I recommend early nights for the child, and alcohol for you, oh and maybe some earplugs.

    Comment by jen — October 5, 2005 @ 1:43 am

  22. You really made me laugh, thank you for sharing that petit moment d’intimite ;-)

    Comment by Miss Pink — October 5, 2005 @ 3:24 am

  23. Suziboo- you can get scones at Bon Marche food hall, next to the english muffins and crumpets. I think that they are expensive though…

    I like the post petite, childrens logic kills me.

    Comment by Anne — October 5, 2005 @ 8:56 am

  24. Another lovely ‘tranche de vie’. It sounds as though you are not the type of mum who gives in for the sake of peace. Please don’t go there – the result could be a spoilt brat and there are too many of them around today!
    I’m looking forward to being a grandmother though – eventually . . . . . . .

    Comment by Sandy Bootman — October 5, 2005 @ 10:24 am

  25. ok… a little late, but here I am… yes, the scones were real, and home-made! Yum. But, y’all shoulda had the crumble. That crumble is like Johnny Depp in a Jack-in-the-Box. Surprise!! *oooh*

    I have little to no experience with small children, and I have absolutely no parental skills. But Tadpole is really quite an impressively adorable child.

    Comment by nardac — October 5, 2005 @ 12:36 pm

  26. Well, if you can’t beat ’em, join ’em! And I’m sure you could scream *much* louder if needs be…

    Comment by Huw — October 5, 2005 @ 2:04 pm

  27. Ah, the Madness.

    I remember it well.

    Bon Chance ;-)

    Comment by Greavsie — October 5, 2005 @ 4:18 pm

  28. You know, I worked for a period of time for a major retailer here in the States, and every once in a while, you would get a child that would have a major meltdown in the store. I mean a meltdown that would make Chernobyl look like a campfire by comparison.

    One day, this kid and his mom comes in. I am working on one side of the store, and the kid is way on the other side. (He was maybe 2 or 3 years old at the time.) This kid starts kicking up the dust, and I mean, screaming, crying, punching, etc. We go over to find his mother desperately trying to calm him down, but the kid will have none of it. Then he starts biting, and a host of other atrocities as his mom finally gives up and starts moving him out of the store. (Which btw, makes things worse as he doesn’t want to leave; he wants to look at toys.)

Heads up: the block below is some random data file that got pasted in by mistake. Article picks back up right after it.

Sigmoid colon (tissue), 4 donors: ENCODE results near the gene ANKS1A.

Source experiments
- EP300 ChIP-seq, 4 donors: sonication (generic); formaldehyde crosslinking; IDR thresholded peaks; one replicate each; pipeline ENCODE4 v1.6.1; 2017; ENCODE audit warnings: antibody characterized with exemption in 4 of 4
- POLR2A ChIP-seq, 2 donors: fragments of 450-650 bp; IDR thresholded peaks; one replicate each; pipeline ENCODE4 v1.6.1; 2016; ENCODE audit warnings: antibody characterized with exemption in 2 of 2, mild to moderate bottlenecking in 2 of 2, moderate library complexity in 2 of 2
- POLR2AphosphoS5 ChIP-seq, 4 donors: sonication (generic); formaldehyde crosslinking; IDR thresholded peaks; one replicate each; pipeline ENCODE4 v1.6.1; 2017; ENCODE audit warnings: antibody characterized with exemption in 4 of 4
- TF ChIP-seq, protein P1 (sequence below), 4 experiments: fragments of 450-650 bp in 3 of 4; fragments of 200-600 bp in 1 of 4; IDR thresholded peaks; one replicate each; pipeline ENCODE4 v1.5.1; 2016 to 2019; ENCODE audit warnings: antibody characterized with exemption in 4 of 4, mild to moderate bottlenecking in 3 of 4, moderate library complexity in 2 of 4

As they were leaving, I look over to my co-worker, and just say : “This is the reason that animals eat their young.”

    Comment by Dave of the Lake — October 5, 2005 @ 5:02 pm

  29. at the risk of destroying your sanity, i hate to admit it but 3 is much much much worse than 2. i am the mother of twin girls, and when they were 3, i almost lost my mind.
    of course, now they are teenagers, and i’m losing my mind again, but for entirely different reasons.

    Comment by amy — October 5, 2005 @ 6:12 pm

  30. Oh, how your post took me back! One thing I learned from rearing children:

    The screaming, illogical requests and tantrums are in direct inverse proportion to the level of fatigue of the mother.

    Comment by Anita — October 5, 2005 @ 9:44 pm

  31. Don’t worry Petite, they grow out of the screaming and the tantrums when they reach their twenties.

    Comment by Simon — October 5, 2005 @ 10:48 pm

  32. Oh, yes! I know the good old ‘let’s test mum and see how far I can push her’ syndrome VERY well. My three year old now ropes her 12 month old sister into her ‘I want it, I don’t want it’ games – double the fun for all ;) But they just want to know where their limit is and if you show them its not very far every time then they (usually) find some other way of getting your attention .. like singing really loud songs. PS. I just found your blog and I love it! Well done :)

    Comment by surfingfree — October 11, 2005 @ 7:08 am

  33. Hahahaha. You have just described a typical evening at my home on the other side of the world. Cape Town, South Africa to be exact. My daughter is 3 and a half and I hate to tell you this but she is still throwing those tantrums. In fact I don’t think she hit the terrible twos so I am going through the tormented threes instead. Good luck!

    Comment by Bee — October 11, 2005 @ 2:15 pm

  34. Oh god i am so glad i found you – leah is 2.5 and i just had one of the worse nights with her. it started from the moment i picked her up from the babysitter and lasted til she fell asleep (2 hours later). of course i’m sure i did everything wrong while she was screaming and throwing herself on the floor- including insisting she take a bath once she had calmed down – which just got her going again. thank you all for letting me see that i am not mad – though i pray she tapers off when she’s 3

    Comment by JoAnne — October 12, 2005 @ 2:50 am


RSS feed for comments on this post.

Sorry, the comment form is closed at this time.

Blog at WordPress.com.